Ruan Baartman - from Bloemfontein to London with his double bass
On the 10th of July, young double bass player, Ruan Baartman, will be performing with his mentor, Leon Bosch, at the Stellenbosch International Chamber Music Festival. Originally from Bloemfontein, fortune has taken him to all the way London where he first studied at the prestigious Menuhin School. He is currently enrolled at the Royal Academy of Music.
Please tell us about your childhood?
RB: I was born and raised in Bloemfontein as part of a family six - me, my three sisters and my parents. I went to the local primary school and then went on to do only two years at Sentraal High School.
What was your first contact with classical music?
RB: My first encounter with classical music came while I was in primary school. Peter Guy, who runs the Mangaung String Programme, brought a group of young musicians to the school to come and play for us. He was starting a violin class at the school. I was always a curious kid, and so I really wanted to be part of this new venture.
And how did you end up playing the double bass?
RB: I did start violin lessons with Peter, but because I was quite a chubby kid, Peter thought my build and fingers would be more suited to the cello. He took me to an orchestral rehearsal, placed me just behind the cellos in the hope of convincing me. But, I couldn’t help but be drawn to the sound and size of the double bass, and I couldn’t imagine anything more exciting at that point. So, I then gave back my violin and started playing the bass. Peter, being a professional double bass player himself, taught me.
So Peter Guy was the one responsible for getting you started?
RB: Yes, I spent two and a bit years studying with Peter, playing in the Bochabela String Orchestra, Free State Youth and Symphony orchestras, Johannesburg Philharmonic, National Youth Orchestra and Miagi Youth orchestra. All of this was made possible by Peter Guy who took a keen interest in my development, and really lay down the basis of who I am both as musician and a person.
How did you end up going to England?
RB: In 2007, I went to the Stellenbosch International Chamber Music Festival, where I met Leon Bosch who kindly offered to take me under his wing and has been a mentor ever since. Leon took me into his family, arranged auditions at the Menuhin and Purcell Schools of music. I was very lucky to get full scholarship offers from both schools and in the end I chose to go to the Menuhin School. I spent five academic years at the school and have since moved on to the Royal Academy of Music.
Who are you studying with at the RAC?
RB: I study with Duncan Mctier and Graham Mitchell as an ABRSM scholar.
Please tell us about your involvement in this year’s Stellenbosch International Chamber Music Festival.
RB: I am returning to the Stellenbosch International Chamber Music Festival again this year. Obviously, having gone to the festival as a student some years ago, it was a huge pleasure and honour to be invited back as part of the faculty last year. I will be coaching some of the student chamber groups and playing in the faculty concerts, one of which will be particularly special, with Leon and I playing Bottesini’s Passione Amorosa for two double basses and string orchestra in the concert on 10 July. Seems an appropriate way, and of course place, to celebrate our journey so far.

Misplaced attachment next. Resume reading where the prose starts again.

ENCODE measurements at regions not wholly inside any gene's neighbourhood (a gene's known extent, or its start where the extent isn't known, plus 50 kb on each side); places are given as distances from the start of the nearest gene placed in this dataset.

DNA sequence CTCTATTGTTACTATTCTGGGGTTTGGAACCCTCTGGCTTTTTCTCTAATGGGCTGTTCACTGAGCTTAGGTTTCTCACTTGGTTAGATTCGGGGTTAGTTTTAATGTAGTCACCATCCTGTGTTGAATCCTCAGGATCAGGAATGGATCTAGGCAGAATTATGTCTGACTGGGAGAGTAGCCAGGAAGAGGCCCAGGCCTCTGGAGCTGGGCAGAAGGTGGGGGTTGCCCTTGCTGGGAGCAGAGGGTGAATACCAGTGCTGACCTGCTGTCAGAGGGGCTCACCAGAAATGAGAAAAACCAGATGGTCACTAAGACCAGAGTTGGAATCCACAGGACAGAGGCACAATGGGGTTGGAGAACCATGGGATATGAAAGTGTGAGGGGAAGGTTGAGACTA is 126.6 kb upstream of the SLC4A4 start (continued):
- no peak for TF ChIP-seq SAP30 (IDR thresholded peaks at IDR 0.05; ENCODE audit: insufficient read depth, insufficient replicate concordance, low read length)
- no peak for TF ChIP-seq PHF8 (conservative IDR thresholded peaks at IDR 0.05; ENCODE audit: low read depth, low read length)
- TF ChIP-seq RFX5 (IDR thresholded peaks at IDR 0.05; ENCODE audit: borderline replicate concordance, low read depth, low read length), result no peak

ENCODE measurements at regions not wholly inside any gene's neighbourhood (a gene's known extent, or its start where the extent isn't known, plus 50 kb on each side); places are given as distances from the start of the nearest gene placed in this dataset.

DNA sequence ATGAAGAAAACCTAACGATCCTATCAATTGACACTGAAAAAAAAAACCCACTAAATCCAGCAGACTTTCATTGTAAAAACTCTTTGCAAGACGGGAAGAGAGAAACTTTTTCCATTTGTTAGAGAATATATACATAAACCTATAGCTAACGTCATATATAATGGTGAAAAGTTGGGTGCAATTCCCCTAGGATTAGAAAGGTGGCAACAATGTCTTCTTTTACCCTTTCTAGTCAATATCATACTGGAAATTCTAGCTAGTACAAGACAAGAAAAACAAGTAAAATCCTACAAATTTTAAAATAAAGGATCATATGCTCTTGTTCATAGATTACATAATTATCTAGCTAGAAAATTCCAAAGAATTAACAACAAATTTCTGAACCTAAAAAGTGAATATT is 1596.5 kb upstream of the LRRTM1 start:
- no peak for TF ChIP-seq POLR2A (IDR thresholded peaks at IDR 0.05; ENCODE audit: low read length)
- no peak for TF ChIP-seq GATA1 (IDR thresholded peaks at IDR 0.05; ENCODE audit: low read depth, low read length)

You have performed in many of the best concert halls in the UK. Please tell us about some of the highlights?
RB: One of the greatest pleasures of being a musician is that one gets to travel, and also to play in the different concert halls around the world. And I have had the honour of playing in many of these halls. The one that stands out for me must be when I played at the Wigmore Hall a couple of years ago. The combination of the occasion and of course the hall itself makes it a moment I cherish.
Double basses must be quite expensive instruments. What are you playing on at the moment?
RB: I am very lucky to play on a very beautiful and very fine Italian instrument on kind loan from the RAM. It is an incredible instrument and I love playing it, but I will inevitably have to give it back at some point. And, with instruments being so expensive, I haven’t yet acquired my own instrument. I am in the process of raising money, but of course would appreciate and in fact need any help offered.
Tell us about the collaborations you have had with South African musicians?
RB: Some years ago, I had the opportunity to work with both Yvonne Chaka Chaka and the Soweto String Quartet on different occasions. On both occasions, it was a huge honour to work with such accomplished and committed musicians and human beings, and definitely inspired me as a young musician and person.
How do see your career going forward from here?
RB: Like every young person, I have dreams and ambitions, big ones. I would love to be part of a great orchestra, I hope I get to play a lot of chamber music, but my ultimate dream (perhaps slightly unrealistic) is to be a soloist, and I’m working as hard as I can to achieve this dream. And of course in addition to pursuing all of these personal goals, I also want to constantly give back to other young people in South Africa, in whichever way I can, because ultimately, music (and life really) for me is about sharing!
For more info on the Stellenbosch International Music Festival, click HERE.
Interview by Christien Coetzee Klingler.
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